© Reuters. FILE PHOTO: The logo of the European Central Bank (ECB) in Frankfurt, Germany, January 23, 2020. REUTERS / Ralph Orlowski
By Balazs Koranyi and Francesco Canepa
FRANKFURT (Reuters) – The European Central Bank raised its growth and inflation outlook on Thursday but vowed to continue to provide ample stimulus as it fears a pullback now would accelerate a worrying spike in borrowing costs and stall the recovery.
ECB President Christine Lagarde said policymakers had agreed to make further emergency purchases in the next quarter “at a significantly faster pace” than in the first few months of the year, but did not provide any further details on expected levels.
“We will do this in the next three months depending on market conditions, which clearly include seasonality,” she said at a press conference, referring to the typically lower liquidity in the summer months in Europe.
“The conclusion we came to (in terms of the political approach) I would say ‘steady hand’.”
The 19-country eurozone has relied on the ECB’s extensive cash creation to fund skyrocketing government deficits, making the economy particularly vulnerable to any containment of stimulus measures.
The ECB bought around 80 billion euros in debt this quarter as part of the pandemic emergency purchase program (PEPP), compared to around 62 billion euros in the first quarter.
Markets largely shrugged the news as hints from board members, including Lagarde, made it clear that the ECB would rather play it safe and not risk an early cut in the bank’s € 1.85 trillion PEPP.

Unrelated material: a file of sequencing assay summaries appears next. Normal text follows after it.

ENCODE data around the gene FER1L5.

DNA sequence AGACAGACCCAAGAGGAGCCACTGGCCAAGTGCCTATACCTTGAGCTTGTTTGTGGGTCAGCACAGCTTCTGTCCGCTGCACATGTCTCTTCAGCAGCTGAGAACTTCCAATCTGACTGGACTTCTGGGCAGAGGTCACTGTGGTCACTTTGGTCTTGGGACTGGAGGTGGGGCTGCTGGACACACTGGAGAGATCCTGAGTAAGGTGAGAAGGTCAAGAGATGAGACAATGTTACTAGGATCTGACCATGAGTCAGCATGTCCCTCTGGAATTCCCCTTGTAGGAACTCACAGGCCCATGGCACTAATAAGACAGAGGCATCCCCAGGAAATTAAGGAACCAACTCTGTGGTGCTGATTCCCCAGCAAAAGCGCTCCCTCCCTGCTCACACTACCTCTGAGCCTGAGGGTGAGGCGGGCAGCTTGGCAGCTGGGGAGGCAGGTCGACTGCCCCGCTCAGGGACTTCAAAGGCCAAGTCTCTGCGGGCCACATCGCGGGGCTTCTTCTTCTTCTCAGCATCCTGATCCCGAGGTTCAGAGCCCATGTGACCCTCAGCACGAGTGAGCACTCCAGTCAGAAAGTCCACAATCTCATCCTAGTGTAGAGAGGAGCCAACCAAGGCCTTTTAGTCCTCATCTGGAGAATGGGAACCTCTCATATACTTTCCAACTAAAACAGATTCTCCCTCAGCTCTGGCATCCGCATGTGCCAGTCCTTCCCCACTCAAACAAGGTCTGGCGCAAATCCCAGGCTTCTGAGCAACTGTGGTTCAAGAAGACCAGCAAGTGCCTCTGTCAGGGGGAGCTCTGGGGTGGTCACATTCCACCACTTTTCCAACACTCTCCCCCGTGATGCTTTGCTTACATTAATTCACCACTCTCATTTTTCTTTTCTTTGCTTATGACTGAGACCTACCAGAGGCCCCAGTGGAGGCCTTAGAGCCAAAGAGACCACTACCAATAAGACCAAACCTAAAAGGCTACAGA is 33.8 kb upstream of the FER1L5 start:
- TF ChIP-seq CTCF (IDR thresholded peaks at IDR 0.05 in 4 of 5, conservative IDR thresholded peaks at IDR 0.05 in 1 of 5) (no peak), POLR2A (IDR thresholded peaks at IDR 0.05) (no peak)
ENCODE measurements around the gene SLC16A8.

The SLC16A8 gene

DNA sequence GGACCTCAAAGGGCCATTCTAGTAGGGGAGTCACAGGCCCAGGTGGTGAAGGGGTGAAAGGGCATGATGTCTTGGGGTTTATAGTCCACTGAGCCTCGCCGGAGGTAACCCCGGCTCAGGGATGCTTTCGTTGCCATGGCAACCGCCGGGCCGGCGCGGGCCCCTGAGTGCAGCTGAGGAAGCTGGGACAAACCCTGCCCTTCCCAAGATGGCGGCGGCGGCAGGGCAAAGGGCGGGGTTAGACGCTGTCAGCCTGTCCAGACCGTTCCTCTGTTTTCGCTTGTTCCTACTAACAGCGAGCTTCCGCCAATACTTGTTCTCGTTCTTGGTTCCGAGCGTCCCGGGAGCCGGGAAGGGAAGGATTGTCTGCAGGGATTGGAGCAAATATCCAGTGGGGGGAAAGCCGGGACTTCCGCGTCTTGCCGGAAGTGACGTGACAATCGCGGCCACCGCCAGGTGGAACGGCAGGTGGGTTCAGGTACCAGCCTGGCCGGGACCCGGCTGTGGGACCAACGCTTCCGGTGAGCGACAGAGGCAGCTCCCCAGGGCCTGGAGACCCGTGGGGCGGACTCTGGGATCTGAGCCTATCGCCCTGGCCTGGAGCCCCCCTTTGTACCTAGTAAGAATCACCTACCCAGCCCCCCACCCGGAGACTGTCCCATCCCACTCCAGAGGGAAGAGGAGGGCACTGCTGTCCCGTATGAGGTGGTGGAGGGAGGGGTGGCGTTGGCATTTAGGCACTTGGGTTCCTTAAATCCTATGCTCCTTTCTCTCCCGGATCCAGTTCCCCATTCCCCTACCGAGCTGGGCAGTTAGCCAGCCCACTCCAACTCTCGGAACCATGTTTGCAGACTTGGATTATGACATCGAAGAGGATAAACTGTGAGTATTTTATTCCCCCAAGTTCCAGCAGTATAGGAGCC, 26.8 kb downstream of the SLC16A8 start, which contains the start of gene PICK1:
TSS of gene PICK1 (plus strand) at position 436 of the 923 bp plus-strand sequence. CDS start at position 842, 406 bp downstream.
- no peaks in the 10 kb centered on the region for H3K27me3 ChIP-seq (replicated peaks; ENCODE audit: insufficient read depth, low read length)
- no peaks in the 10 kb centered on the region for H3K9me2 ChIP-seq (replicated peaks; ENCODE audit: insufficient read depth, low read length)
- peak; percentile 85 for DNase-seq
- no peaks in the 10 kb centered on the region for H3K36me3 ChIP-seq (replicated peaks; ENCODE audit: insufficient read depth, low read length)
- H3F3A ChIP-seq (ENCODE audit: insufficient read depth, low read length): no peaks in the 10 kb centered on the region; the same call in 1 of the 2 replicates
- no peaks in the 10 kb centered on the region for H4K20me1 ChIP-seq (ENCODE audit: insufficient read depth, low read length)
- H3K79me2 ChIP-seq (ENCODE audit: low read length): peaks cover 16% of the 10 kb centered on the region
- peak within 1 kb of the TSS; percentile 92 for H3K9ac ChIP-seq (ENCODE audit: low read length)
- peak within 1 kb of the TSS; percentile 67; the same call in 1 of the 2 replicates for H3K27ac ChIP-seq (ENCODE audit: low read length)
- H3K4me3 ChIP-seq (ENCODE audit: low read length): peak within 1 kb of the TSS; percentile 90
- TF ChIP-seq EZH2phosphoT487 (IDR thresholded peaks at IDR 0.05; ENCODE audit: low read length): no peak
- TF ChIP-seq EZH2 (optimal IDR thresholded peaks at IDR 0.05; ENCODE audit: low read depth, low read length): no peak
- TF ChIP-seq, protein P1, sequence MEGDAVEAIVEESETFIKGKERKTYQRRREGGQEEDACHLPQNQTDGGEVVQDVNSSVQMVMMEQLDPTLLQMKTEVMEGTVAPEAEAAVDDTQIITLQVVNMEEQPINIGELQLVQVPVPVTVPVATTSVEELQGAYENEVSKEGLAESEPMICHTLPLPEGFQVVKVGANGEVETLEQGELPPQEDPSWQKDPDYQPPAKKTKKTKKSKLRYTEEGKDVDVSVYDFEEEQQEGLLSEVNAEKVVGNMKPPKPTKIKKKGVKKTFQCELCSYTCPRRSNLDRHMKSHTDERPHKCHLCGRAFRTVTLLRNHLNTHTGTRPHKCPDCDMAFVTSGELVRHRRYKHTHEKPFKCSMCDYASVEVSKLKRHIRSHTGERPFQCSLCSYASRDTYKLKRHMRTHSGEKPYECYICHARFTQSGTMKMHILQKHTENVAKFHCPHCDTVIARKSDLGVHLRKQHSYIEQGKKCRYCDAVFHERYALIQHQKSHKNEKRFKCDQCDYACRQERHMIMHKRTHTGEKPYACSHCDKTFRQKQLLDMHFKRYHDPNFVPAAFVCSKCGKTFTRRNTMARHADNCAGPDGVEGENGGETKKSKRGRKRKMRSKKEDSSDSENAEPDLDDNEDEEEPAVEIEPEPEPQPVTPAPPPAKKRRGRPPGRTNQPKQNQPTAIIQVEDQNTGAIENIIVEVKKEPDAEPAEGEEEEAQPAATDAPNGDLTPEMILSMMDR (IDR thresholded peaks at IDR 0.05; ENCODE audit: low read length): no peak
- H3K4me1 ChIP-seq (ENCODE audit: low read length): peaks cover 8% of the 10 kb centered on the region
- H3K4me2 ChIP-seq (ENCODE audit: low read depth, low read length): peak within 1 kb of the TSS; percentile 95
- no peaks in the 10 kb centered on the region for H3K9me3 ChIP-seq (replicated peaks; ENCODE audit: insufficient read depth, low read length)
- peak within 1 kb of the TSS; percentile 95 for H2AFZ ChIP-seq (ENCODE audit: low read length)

Maintaining its long-standing guidelines, the ECB also said that PEPP would last until March 2022 and that it reserves the right to buy less than its buy quota or increase it as needed to “maintain favorable financing terms”.
An increase in the ECB’s key economic forecasts for the euro-zone economy was also expected as vaccine programs accelerate and the prospect of their huge service sector getting back on track if measures to contain the pandemic weaken increase.
Production growth has been increased to 4.6% this year and 4.7% next year, compared to March forecasts of 4.0% and 4.1%, respectively. Inflation will now be 1.9% this year and 1.5% next year, up from previous projections of 1.5% and 1.2%, respectively.
While Lagarde said that core inflation has seen a “slight upward movement” once short-term factors are factored out, she stressed that the inflation picture remains subdued and the headline rate is far from its target of close to 2%.
“We are far from our ultimate destination. We are certainly not where we would like to be when the pandemic is over,” she said.
The ECB has also raised its growth forecasts, calling the risks “broadly balanced” instead of tilting them down.
Europe is also well behind the US in its recovery and is lagging behind when it comes to vaccinations, so withdrawing support from the US Federal Reserve would be seen as a dangerous signal.
Data released Thursday showed that the number of Americans filing new unemployment benefits fell last week to its lowest level in nearly 15 months, while consumer prices continued to rise in May as domestic demand surged.
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